Pointers: Recommended reading for the week of May 18
Assessing White House 2.0
Source: Information Week
Blogger Mitch Wagner compiles a number of articles, blog posts and other reactions to the Obama administration’s latest social-media initiatives (see FCW’s story here).
For example, New York Times blogger Saul Hansell wonders about the privacy implications of an agency “friending” private persons on MySpace and thus getting access to anything they post. What guidelines exist for protecting that information?
Jeff Chester, director of the Center for Digital Democracy, is also concerned about privacy, specifically how social-media advertisers might use public/private interactions as marketing leads.
Anthony Ha, a blogger for Silicon Valley-based VentureBeat, has been underwhelmed so far, but he hopes to see improvements over time.
5 early signs that a project is in trouble
Source: CIO magazine
You know a project is off track when it goes over the budget or misses a deadline. By that point, though, a lot of damage is done. So CIO’s Paul Glen highlights early warning signs that can help project managers get a jump on trouble.
For example, one sure sign is that project leaders frequently issue new directives or provide no leadership at all. “If a project either lacks direction or can't maintain a reasonably consistent course, it's unlikely to get to any desirable destination,” Glen writes.
Also look for a disconnect between information technology managers and business managers. Such conflicts wreak havoc on projects and rarely end well for the tech team. “In political battles between IT and business management, business management usually wins, even if it takes a while,” Glen writes.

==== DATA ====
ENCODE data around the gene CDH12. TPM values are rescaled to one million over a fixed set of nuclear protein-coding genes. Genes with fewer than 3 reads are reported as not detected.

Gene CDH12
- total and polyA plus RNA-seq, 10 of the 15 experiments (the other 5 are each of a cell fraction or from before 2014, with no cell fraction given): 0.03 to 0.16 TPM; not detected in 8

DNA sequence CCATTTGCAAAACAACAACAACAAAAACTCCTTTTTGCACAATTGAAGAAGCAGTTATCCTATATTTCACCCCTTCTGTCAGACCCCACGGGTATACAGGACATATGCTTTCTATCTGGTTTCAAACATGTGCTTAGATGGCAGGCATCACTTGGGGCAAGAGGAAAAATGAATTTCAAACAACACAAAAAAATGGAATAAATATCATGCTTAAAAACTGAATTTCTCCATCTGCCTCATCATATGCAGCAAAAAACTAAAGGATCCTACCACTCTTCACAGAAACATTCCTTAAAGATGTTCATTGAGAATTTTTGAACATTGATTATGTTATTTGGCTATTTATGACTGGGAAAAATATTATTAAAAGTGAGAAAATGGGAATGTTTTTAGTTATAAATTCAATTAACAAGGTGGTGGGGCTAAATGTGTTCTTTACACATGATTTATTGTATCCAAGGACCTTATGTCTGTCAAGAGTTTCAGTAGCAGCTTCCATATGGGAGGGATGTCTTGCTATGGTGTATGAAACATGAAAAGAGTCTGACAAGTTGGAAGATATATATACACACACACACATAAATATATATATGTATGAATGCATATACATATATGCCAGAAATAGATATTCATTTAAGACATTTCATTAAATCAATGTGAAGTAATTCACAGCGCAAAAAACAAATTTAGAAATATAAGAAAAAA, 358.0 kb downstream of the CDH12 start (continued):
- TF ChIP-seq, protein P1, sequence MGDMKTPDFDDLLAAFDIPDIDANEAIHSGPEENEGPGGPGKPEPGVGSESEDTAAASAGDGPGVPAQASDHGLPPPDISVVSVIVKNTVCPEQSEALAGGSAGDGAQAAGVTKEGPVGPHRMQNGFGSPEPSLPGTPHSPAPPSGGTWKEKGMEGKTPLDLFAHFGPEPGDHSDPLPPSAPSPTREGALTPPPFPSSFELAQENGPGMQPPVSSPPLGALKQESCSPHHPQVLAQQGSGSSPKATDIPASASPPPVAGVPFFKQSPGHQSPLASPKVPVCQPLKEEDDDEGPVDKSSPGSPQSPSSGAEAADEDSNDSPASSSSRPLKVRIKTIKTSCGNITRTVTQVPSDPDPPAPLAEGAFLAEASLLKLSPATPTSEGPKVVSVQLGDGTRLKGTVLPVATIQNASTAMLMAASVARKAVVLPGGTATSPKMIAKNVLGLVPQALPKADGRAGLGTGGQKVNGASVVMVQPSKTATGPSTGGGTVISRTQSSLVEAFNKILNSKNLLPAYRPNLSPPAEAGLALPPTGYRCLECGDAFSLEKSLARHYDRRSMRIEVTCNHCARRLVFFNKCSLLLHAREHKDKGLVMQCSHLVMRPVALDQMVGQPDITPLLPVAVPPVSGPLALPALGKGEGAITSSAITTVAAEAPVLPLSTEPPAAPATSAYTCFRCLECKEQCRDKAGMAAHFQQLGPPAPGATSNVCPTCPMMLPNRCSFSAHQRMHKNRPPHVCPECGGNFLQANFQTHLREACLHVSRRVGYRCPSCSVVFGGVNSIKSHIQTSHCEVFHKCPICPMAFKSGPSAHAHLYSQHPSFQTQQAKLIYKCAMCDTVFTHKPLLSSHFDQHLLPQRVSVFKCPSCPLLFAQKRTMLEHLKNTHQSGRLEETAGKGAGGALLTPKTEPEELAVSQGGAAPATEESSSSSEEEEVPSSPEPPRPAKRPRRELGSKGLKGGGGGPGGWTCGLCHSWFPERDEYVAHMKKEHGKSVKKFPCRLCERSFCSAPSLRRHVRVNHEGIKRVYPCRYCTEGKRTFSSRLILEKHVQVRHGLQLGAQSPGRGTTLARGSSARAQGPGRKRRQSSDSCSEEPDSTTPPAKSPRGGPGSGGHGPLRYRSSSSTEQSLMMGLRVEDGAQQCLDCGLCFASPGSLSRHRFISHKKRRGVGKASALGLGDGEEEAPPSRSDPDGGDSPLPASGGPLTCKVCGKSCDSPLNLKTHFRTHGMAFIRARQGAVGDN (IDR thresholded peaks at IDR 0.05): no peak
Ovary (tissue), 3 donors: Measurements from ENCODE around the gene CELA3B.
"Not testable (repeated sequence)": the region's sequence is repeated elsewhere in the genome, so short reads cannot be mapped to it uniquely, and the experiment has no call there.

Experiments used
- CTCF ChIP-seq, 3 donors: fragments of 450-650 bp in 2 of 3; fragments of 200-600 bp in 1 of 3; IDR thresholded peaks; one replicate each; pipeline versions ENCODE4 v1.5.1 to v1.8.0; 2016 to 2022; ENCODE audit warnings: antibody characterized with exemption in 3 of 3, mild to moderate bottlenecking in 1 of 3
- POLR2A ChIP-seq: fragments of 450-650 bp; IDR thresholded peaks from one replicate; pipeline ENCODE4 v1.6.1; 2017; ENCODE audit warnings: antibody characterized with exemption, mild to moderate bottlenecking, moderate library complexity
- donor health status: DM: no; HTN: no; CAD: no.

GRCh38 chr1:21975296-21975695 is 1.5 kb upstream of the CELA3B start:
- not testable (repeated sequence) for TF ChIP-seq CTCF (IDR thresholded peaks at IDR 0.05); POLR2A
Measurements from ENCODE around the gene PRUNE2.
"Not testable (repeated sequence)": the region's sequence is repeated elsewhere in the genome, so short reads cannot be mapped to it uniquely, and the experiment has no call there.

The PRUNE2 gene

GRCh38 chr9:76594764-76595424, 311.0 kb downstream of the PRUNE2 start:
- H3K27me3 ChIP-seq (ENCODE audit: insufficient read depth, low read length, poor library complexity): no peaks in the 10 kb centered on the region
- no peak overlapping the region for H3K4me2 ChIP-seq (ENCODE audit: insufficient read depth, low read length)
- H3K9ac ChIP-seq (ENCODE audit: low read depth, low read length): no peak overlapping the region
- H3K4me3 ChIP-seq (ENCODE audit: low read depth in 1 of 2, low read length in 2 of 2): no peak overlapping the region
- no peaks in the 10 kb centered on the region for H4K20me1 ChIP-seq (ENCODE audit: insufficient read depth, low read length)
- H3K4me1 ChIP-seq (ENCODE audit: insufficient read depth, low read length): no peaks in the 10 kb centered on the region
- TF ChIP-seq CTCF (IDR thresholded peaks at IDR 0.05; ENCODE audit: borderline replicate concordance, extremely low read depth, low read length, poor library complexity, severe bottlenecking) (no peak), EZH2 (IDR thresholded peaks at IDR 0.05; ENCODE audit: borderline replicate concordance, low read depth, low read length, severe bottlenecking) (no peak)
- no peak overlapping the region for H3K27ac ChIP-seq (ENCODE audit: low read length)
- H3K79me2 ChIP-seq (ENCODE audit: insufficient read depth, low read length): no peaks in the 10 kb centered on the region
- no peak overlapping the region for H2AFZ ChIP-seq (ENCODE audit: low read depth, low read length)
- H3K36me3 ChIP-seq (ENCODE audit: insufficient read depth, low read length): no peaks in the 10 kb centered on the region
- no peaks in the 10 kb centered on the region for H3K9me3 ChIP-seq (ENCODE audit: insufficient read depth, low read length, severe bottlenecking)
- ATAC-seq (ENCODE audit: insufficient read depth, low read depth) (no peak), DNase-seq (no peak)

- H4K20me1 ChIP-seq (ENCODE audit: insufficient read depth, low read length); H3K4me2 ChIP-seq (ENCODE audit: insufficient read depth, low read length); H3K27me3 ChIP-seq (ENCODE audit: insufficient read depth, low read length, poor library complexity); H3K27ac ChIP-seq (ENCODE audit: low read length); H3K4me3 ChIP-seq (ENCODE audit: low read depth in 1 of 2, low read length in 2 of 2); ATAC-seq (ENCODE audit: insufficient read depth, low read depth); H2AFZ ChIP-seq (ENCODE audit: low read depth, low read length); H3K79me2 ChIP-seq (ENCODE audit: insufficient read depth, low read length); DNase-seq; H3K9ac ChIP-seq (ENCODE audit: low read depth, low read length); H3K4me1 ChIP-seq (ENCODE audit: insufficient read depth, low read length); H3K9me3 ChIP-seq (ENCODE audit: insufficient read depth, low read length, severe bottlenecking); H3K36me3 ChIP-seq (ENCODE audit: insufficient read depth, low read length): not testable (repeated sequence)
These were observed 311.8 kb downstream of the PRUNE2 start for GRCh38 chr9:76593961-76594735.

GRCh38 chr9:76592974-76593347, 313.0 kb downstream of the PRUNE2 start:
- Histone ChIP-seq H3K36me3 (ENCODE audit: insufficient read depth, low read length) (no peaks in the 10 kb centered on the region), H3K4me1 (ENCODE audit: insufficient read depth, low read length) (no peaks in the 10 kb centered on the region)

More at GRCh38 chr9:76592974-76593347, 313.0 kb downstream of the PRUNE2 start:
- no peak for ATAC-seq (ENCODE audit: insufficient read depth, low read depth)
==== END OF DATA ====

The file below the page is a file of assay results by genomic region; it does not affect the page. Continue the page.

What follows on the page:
How to measure employee engagement
Source: Workforce Management
The Gallup organization has developed a 12-question survey that managers can use to determine if employees have bought into an organization’s mission.
Several of the questions focus on whether employees feel their organization supports them in their work by providing clear expectations and the necessary materials and equipment.
Other questions highlight their working relationship with management: Do supervisors provide positive feedback and encourage and support professional development? Is management interested in employee input?
Surveys have found a strong correlation between employees' level of engagement and their productivity, Workforce Management notes.
The Facebook management muddle
The use of Facebook is creating a whole new set of challenges for managers to deal with, writes ComputerWorld’s Jake Widman.
The problem is that work colleagues often invite each other to be Facebook friends, blurring the line between work and personal lives. Perhaps your employees are careful about posting updates appropriate for general viewing, but their personal friends might not feel so constrained.
Even worse, your employees might post inappropriate remarks related to the job. “If the information they're sharing is what five albums have most influenced their lives, fine," Widman writes. "If the information they're sharing is that your division might miss its new product ship date ‘by a mile!!!!!!,’ that's not fine.”
One last point: Some organizations have tried to limit the use of Facebook at the office by blocking access. But that is not a viable solution because the site now enables users to file status updates via cell phones.